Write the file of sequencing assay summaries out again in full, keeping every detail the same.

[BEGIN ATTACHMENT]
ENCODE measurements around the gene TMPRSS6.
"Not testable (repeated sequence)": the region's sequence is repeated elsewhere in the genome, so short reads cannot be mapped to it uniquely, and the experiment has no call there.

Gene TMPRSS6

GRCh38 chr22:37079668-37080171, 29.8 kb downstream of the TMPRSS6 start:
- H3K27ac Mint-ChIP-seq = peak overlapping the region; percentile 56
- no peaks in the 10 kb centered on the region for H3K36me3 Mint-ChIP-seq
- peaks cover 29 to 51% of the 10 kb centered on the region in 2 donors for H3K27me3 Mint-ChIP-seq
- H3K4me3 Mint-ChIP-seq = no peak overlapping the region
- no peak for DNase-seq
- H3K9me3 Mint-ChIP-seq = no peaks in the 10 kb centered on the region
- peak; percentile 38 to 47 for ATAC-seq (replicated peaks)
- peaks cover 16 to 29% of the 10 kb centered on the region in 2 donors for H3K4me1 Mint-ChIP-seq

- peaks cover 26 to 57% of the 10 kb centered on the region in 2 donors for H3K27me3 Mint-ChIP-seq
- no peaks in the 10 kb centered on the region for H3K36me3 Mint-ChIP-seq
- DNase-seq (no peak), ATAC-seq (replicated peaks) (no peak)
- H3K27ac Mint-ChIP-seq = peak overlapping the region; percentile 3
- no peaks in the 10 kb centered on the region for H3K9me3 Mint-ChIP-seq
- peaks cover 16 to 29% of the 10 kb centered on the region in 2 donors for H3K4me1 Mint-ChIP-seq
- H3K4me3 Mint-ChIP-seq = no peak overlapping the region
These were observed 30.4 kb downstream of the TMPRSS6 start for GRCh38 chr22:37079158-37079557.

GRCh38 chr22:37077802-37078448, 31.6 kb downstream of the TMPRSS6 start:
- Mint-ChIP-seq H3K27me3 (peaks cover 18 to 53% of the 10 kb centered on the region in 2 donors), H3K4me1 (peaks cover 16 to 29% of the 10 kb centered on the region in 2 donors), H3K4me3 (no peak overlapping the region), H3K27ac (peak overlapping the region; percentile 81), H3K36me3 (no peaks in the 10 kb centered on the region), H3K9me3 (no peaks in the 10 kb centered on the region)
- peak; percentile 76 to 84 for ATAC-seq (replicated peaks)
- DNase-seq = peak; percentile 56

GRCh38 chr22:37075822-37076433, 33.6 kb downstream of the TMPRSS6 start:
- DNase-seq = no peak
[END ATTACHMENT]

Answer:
ENCODE measurements around the gene TMPRSS6.
"Not testable (repeated sequence)": the region's sequence is repeated elsewhere in the genome, so short reads cannot be mapped to it uniquely, and the experiment has no call there.

Gene TMPRSS6

GRCh38 chr22:37079668-37080171, 29.8 kb downstream of the TMPRSS6 start:
- H3K27ac Mint-ChIP-seq = peak overlapping the region; percentile 56
- no peaks in the 10 kb centered on the region for H3K36me3 Mint-ChIP-seq
- peaks cover 29 to 51% of the 10 kb centered on the region in 2 donors for H3K27me3 Mint-ChIP-seq
- H3K4me3 Mint-ChIP-seq = no peak overlapping the region
- no peak for DNase-seq
- H3K9me3 Mint-ChIP-seq = no peaks in the 10 kb centered on the region
- peak; percentile 38 to 47 for ATAC-seq (replicated peaks)
- peaks cover 16 to 29% of the 10 kb centered on the region in 2 donors for H3K4me1 Mint-ChIP-seq

- peaks cover 26 to 57% of the 10 kb centered on the region in 2 donors for H3K27me3 Mint-ChIP-seq
- no peaks in the 10 kb centered on the region for H3K36me3 Mint-ChIP-seq
- DNase-seq (no peak), ATAC-seq (replicated peaks) (no peak)
- H3K27ac Mint-ChIP-seq = peak overlapping the region; percentile 3
- no peaks in the 10 kb centered on the region for H3K9me3 Mint-ChIP-seq
- peaks cover 16 to 29% of the 10 kb centered on the region in 2 donors for H3K4me1 Mint-ChIP-seq
- H3K4me3 Mint-ChIP-seq = no peak overlapping the region
These were observed 30.4 kb downstream of the TMPRSS6 start for GRCh38 chr22:37079158-37079557.

GRCh38 chr22:37077802-37078448, 31.6 kb downstream of the TMPRSS6 start:
- Mint-ChIP-seq H3K27me3 (peaks cover 18 to 53% of the 10 kb centered on the region in 2 donors), H3K4me1 (peaks cover 16 to 29% of the 10 kb centered on the region in 2 donors), H3K4me3 (no peak overlapping the region), H3K27ac (peak overlapping the region; percentile 81), H3K36me3 (no peaks in the 10 kb centered on the region), H3K9me3 (no peaks in the 10 kb centered on the region)
- peak; percentile 76 to 84 for ATAC-seq (replicated peaks)
- DNase-seq = peak; percentile 56

GRCh38 chr22:37075822-37076433, 33.6 kb downstream of the TMPRSS6 start:
- DNase-seq = no peak